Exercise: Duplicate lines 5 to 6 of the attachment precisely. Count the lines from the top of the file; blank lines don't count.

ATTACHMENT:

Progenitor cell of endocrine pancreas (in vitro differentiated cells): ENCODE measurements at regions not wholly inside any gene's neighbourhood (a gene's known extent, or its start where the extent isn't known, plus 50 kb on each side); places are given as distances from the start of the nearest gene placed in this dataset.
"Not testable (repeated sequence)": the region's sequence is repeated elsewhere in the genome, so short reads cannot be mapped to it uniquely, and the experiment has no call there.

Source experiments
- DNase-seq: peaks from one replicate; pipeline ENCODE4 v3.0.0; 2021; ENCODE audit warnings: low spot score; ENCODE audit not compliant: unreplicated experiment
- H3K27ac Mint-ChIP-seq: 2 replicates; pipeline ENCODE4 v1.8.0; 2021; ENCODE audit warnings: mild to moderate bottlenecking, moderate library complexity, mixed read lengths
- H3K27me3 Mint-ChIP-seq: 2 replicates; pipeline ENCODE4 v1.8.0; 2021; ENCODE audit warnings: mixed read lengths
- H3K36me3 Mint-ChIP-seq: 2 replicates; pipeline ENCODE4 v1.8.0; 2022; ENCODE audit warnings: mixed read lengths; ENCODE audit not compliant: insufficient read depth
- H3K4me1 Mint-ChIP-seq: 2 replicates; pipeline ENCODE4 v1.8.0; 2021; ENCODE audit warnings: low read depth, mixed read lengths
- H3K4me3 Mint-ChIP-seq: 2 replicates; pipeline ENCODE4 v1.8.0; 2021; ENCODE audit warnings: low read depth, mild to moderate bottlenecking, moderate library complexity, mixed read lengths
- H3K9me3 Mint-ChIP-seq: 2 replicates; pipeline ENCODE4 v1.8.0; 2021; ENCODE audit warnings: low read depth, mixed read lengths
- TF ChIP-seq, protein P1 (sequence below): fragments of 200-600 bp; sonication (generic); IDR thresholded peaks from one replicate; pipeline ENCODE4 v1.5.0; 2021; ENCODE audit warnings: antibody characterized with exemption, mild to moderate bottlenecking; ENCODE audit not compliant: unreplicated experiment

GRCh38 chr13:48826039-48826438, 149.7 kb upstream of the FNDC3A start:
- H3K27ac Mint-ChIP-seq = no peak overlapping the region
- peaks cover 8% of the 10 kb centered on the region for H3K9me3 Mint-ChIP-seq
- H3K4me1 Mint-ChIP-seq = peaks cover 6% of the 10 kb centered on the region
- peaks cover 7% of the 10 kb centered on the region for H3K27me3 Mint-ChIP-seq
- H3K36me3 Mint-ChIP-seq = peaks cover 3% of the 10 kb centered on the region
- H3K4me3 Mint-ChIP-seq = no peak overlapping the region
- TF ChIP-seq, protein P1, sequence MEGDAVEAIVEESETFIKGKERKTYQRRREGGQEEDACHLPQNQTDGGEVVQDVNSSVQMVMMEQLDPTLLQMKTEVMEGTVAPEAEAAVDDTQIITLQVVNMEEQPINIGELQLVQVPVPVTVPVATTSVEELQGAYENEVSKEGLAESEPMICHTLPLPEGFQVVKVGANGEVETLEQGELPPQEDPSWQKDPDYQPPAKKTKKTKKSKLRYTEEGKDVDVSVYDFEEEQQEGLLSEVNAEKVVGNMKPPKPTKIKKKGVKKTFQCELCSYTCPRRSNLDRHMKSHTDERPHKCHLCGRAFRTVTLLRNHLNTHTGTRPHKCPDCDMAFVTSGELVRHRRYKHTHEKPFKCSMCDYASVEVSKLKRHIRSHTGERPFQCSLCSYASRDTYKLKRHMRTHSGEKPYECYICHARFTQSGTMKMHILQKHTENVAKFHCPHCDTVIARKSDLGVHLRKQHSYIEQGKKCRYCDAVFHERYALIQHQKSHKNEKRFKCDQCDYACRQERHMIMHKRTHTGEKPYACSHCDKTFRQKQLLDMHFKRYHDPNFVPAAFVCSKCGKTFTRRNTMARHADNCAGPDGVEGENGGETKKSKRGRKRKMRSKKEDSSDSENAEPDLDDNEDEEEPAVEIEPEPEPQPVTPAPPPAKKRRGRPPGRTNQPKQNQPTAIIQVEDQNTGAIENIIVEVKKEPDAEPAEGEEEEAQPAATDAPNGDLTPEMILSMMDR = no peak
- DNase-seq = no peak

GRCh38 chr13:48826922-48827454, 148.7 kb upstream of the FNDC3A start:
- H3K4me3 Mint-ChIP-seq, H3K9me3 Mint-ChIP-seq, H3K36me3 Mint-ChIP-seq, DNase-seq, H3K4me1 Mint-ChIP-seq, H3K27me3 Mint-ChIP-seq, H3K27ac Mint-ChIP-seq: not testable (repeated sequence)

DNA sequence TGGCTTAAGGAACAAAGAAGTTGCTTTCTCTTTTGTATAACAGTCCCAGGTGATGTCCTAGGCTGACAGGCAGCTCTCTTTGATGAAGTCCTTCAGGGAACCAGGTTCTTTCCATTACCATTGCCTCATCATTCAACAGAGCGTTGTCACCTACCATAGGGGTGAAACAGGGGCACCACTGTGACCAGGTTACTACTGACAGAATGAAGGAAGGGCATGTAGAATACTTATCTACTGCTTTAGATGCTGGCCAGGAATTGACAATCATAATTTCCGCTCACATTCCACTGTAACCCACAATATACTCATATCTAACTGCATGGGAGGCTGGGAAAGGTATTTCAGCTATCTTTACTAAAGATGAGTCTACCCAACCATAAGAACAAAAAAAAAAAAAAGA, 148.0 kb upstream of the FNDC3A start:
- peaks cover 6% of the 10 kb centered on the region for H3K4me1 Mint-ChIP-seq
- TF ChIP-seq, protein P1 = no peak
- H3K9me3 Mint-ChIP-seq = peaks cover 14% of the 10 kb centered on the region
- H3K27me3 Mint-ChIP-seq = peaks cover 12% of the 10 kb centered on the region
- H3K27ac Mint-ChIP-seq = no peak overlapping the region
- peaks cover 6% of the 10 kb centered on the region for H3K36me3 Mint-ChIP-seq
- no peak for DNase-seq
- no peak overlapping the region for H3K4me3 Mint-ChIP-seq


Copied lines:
- H3K27ac Mint-ChIP-seq: 2 replicates; pipeline ENCODE4 v1.8.0; 2021; ENCODE audit warnings: mild to moderate bottlenecking, moderate library complexity, mixed read lengths
- H3K27me3 Mint-ChIP-seq: 2 replicates; pipeline ENCODE4 v1.8.0; 2021; ENCODE audit warnings: mixed read lengths